Ten worst number-one hits of the 1970s

The 1970s did produce some excellent music, of course, but these songs had no business hitting the top of the charts.
Paul Anka in concert
Paul Anka in concert / United Archives/GettyImages
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10. "DISCO DUCK" by Rick Dees and His Cast of Idiots (1976)

As a piece of music, “Disco Duck” is fairly wretched. Its beat, which is the best thing about it, may rise up to average. The rest of the production is thin and watery. The chorus is lifeless. I suppose you could dance to it if you were sufficiently lubricated at your local club, but I’d probably sit this one out and wait for “Play That Funky Music White Boy,” which hit the top spot a few weeks before the Duck.

The story is lame. Dees sells it with the high gloss passion of a radio DJ, which is exactly what he was. He certainly was not a singer. And then there is the duck itself. Truth be told, it’s a damn fine Donald Duck impression. But it has no place in a pop song. Maybe if the song were about fifty times more clever, but it isn’t. It’s not particularly funny, which makes that duck voice remarkably grating after about two seconds of novelty.

The reason it isn’t higher (or lower) on my list is because of that novelty. Dees wasn’t trying to write a serious pop song. He was just goofing. So I can’t say this is as bad as what is to come. But even for a novelty, “Disco Duck” is garbage.

Check out C. W. McCall’s “Convoy,” another novelty song that hit number one at the beginning of ’76. C.W. McCall doesn’t even exist. The name is an invention of the two men who created the novelty song about truckers and CB radio. It’s a bit silly, but it’s a fun ride and an actual song. “Disco Duck” is enough to make Daisy leave Donald.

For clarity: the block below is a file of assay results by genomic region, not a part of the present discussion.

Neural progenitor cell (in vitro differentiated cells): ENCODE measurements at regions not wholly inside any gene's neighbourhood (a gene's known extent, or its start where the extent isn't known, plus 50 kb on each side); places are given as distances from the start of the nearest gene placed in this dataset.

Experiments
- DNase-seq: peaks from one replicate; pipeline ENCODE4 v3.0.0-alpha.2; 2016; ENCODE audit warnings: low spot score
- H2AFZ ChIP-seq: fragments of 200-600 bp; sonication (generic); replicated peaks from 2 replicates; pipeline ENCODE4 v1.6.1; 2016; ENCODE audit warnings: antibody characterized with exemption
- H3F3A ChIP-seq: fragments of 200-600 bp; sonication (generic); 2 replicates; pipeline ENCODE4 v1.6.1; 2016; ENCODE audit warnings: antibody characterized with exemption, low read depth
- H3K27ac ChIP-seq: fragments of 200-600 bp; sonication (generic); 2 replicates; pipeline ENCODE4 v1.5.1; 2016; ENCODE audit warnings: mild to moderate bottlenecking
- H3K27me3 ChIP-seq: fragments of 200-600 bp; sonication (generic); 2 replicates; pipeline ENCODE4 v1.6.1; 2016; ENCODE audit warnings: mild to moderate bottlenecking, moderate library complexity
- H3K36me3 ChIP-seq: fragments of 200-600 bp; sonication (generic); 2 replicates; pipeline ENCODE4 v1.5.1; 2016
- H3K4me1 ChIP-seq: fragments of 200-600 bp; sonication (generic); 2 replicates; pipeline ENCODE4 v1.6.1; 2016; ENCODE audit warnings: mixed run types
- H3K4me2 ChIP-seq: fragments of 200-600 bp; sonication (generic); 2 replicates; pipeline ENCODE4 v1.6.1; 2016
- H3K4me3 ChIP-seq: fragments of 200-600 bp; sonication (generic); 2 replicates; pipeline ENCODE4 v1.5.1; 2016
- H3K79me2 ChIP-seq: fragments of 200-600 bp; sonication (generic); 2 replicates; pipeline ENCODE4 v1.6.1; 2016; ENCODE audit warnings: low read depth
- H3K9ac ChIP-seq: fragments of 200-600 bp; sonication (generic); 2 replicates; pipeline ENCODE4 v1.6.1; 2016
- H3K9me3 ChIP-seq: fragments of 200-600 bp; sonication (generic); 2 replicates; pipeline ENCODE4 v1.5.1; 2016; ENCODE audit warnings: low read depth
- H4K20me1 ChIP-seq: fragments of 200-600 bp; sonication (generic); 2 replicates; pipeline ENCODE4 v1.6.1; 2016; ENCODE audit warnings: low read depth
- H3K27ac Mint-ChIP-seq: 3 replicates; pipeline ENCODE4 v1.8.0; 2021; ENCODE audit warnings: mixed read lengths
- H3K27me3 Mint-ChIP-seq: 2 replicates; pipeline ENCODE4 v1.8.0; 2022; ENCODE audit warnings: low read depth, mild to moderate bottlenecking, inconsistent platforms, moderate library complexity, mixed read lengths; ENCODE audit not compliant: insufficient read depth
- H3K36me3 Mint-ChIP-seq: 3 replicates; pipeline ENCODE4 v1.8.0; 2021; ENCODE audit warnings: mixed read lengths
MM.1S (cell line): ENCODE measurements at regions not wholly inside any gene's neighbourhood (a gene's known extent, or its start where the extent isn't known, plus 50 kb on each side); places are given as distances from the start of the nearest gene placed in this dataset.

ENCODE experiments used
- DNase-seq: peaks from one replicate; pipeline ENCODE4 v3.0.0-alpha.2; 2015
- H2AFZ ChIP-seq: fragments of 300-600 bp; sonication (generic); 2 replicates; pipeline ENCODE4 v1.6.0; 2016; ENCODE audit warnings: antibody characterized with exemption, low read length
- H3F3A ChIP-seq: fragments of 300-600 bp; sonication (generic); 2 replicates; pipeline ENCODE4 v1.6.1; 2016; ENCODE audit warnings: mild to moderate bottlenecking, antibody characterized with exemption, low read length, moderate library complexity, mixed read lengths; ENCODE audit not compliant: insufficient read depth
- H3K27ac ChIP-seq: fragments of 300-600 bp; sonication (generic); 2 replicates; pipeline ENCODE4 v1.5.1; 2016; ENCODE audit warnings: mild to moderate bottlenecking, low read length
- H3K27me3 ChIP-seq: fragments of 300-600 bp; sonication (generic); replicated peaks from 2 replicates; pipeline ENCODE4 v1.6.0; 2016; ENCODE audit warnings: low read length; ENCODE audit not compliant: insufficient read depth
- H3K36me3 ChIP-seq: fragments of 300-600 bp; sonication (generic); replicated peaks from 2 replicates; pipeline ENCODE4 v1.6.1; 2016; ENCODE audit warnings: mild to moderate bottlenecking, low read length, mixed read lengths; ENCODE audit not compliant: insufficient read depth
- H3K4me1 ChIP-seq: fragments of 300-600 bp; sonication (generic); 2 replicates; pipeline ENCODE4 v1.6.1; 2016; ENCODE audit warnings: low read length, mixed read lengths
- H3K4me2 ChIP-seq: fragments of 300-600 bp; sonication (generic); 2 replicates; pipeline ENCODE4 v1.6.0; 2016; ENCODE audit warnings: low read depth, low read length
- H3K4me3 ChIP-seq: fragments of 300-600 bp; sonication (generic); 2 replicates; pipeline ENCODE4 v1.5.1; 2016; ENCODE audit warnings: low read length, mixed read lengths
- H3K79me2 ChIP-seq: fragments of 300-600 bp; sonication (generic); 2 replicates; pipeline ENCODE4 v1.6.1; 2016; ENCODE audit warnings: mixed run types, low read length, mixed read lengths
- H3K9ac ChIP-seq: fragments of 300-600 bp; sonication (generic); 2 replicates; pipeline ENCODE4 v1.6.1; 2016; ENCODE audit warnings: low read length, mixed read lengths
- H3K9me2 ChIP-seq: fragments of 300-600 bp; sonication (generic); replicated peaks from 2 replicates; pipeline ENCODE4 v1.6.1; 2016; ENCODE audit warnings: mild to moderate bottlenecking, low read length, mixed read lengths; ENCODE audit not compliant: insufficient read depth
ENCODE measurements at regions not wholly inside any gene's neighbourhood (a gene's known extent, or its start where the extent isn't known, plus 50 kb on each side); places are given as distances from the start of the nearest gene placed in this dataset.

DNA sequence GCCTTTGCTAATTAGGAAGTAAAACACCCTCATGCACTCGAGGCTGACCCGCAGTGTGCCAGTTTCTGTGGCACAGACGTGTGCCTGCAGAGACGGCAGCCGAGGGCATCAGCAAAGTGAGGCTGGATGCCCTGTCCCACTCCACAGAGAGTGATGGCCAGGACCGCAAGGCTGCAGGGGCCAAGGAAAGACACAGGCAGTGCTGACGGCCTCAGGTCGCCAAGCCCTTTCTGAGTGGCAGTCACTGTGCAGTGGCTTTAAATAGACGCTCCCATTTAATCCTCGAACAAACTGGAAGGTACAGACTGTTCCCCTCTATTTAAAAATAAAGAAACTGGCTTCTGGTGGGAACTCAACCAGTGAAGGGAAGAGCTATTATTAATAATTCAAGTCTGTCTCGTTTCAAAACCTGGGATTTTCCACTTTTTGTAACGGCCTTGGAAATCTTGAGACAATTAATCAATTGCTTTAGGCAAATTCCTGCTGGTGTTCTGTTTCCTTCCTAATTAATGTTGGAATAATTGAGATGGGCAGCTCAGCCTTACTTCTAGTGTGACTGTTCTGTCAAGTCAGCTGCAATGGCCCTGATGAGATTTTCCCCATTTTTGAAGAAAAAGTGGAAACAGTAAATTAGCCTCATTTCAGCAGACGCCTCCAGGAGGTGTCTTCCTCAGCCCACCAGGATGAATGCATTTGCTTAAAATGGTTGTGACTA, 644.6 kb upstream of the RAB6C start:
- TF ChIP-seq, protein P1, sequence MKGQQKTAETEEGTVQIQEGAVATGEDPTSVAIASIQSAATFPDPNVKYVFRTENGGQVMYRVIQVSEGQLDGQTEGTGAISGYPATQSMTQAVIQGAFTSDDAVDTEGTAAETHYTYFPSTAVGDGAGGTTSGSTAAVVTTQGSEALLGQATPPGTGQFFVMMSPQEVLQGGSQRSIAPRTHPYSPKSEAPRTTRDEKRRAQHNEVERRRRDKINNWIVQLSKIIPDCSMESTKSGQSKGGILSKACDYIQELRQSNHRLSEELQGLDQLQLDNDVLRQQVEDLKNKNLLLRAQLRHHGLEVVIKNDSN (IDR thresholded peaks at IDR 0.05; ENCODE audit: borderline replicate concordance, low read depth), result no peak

9. “MAKE IT WITH YOU” by Bread (1970)

I have no problem with soft rock. But it should never be this soft. I mean, the Carpenters' “Close to You” and the Partridge Family’s “I Think I Love You” bookended Bread’s song at number one, and they’re not even close to making my list. They’re decent songs. “Make It With You,” on the other hand, is as syrupy as you get outside of your local IHOP.

David Gates, frontman and primary songwriter for the band, can sing. It’s not a great voice, but it’s pleasant enough. The first verse of this song could go either way. It’s an understated production but that might work with the laid-back sentiment. Then the second verse kicks in, with strings now backing Gates, and we struggle not to fall asleep. It is followed by the least conspicuous guitar solo I know of. It begins as if it might go somewhere, only to be immediately swallowed up by those Ambien-like strings. I can’t imagine what it was like in the mixing booth when that decision was made.

Of course, there is no way to know this, but it would be fascinating to know how many amorous youngsters actually sealed the deal to the sound of David Gates’ voice. I find it hard to believe that anyone ever did. I mean, Tom Jones, Barry White – I can see that. But there must be a thousand better ways to tell someone “I’d Like to Make It With You” than this song.